Keep track of your thoughts and feelings. Most importantly, each day write down two things you are happy or excited about.

Conclusion

If you are looking to create change in your organization – lasting change – look to how you can help your employees motivate themselves. In fact, when people experience self-motivation they will likely do more… do it better… and finish earlier. You and your employees will not be able to adopt these habits overnight… but with consistent, positive attention, before you know it these 4 ways will start making a difference. I promise.

Happy communicating, mentoring, motivating… and training.

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Bruce Mayhew Consulting facilitates courses including Business Writing, Email Etiquette, Time Management and Mindfulness.

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Find answers to your Professional Development questions / needs at brucemayhewconsulting.com.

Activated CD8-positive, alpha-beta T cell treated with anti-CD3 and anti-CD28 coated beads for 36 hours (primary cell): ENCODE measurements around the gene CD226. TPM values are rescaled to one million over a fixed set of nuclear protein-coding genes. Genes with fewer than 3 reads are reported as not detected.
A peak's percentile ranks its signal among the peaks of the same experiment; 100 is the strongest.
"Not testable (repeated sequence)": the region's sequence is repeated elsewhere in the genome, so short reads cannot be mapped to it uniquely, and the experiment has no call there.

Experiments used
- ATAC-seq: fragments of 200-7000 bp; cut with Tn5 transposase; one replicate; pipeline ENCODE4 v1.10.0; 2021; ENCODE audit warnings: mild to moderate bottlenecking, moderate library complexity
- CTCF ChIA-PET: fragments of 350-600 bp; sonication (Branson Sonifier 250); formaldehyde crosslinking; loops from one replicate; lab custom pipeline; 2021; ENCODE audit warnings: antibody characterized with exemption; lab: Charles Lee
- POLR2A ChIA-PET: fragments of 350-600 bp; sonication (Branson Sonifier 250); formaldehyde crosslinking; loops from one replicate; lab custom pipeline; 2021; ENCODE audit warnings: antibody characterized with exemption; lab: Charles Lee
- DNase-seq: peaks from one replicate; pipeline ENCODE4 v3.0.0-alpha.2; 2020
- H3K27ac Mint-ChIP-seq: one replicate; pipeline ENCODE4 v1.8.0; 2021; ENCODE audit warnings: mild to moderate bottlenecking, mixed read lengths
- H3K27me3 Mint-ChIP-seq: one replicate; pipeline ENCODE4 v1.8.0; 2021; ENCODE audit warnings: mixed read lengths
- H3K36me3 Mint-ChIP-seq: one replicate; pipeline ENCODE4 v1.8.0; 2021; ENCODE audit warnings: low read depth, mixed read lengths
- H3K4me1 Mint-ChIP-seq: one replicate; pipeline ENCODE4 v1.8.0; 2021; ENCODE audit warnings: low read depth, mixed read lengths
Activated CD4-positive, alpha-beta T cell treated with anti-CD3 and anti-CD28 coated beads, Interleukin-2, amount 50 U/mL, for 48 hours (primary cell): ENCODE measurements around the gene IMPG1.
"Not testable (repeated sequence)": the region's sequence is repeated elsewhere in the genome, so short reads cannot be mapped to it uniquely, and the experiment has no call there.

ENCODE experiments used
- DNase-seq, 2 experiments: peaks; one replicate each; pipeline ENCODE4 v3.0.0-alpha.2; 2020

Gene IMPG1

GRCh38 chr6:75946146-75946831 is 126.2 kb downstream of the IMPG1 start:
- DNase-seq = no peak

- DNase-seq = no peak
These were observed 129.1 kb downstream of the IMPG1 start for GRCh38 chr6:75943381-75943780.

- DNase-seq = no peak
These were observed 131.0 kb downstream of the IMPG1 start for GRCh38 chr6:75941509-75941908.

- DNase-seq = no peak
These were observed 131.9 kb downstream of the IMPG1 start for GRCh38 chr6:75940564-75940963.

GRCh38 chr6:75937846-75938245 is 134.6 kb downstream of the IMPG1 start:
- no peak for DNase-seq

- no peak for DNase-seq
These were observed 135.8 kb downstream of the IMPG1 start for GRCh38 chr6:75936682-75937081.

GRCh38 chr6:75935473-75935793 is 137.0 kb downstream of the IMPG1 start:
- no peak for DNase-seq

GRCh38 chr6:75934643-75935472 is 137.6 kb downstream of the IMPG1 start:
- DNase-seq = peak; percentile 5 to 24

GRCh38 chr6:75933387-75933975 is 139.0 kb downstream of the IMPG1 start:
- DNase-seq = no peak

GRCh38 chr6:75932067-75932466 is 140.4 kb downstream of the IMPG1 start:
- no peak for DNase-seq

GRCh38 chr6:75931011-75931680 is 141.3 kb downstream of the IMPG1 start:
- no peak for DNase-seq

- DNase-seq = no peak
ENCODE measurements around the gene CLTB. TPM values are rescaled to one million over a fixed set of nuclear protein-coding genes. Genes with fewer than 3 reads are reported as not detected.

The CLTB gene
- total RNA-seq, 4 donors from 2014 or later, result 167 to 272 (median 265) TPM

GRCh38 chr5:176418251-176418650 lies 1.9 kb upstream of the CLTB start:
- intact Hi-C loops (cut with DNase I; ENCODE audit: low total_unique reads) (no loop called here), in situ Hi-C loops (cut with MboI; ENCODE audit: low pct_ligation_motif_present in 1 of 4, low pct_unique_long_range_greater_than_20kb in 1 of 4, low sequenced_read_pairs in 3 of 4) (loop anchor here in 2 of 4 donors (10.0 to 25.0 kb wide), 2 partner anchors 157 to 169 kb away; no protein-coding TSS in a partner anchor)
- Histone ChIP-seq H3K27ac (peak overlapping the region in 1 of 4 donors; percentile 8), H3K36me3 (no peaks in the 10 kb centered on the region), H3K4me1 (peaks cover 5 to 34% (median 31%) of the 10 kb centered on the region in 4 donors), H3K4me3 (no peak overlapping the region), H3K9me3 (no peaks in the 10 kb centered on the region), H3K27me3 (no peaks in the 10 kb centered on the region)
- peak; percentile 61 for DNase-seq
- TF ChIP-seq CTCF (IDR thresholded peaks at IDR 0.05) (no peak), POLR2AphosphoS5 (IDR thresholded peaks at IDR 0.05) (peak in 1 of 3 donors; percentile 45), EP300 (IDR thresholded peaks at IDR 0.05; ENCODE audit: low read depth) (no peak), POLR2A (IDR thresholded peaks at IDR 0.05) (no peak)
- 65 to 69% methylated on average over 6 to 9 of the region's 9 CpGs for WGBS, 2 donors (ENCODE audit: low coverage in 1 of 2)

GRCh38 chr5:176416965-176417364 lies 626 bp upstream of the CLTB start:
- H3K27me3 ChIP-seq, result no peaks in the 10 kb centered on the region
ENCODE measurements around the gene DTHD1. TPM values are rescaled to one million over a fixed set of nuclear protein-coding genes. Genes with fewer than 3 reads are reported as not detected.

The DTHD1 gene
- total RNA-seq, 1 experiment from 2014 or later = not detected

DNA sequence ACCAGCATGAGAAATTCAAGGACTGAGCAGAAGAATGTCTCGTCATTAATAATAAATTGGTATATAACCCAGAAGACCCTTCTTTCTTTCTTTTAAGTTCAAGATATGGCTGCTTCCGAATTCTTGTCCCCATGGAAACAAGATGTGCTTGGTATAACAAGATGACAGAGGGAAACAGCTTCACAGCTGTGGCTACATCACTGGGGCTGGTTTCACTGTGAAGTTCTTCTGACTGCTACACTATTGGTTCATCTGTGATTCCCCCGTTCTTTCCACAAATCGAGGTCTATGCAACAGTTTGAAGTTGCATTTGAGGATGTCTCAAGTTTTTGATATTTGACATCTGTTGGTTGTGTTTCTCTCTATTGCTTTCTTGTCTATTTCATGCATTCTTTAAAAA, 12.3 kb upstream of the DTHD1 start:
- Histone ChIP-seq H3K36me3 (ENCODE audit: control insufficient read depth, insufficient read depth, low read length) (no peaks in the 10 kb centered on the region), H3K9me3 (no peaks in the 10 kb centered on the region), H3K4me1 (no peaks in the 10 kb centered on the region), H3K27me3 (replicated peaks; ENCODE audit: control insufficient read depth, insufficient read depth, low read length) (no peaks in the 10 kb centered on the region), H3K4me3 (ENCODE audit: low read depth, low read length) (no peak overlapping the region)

Call us at 416.617.0462.

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What Leaders Should Know About Intrinsic Motivation & Extrinsic Motivation

Intrinsic motivation and extrinsic motivation are important engagement opportunities that have very different results.

Extrinsic motivation is what many of us are familiar with; it’s the primary way Boomers and Gen Xers have been rewarded throughout their working career. It’s how we most often motivate children as well. Extrinsic motivation is based on earning a reward (like money $$ or praise), or avoiding something undesirable. It’s motivation by carrot or stick. Extrinsic motivation is also often the most expensive and the least effective way to motivate employees over long periods of time. As a good friend and Chief Financial Offices (CFO) says, “Money is an external reward and a lousy motivator, it’s good for a week or two and then forgotten.” screen-shot-2016-10-19-at-10-16-16-am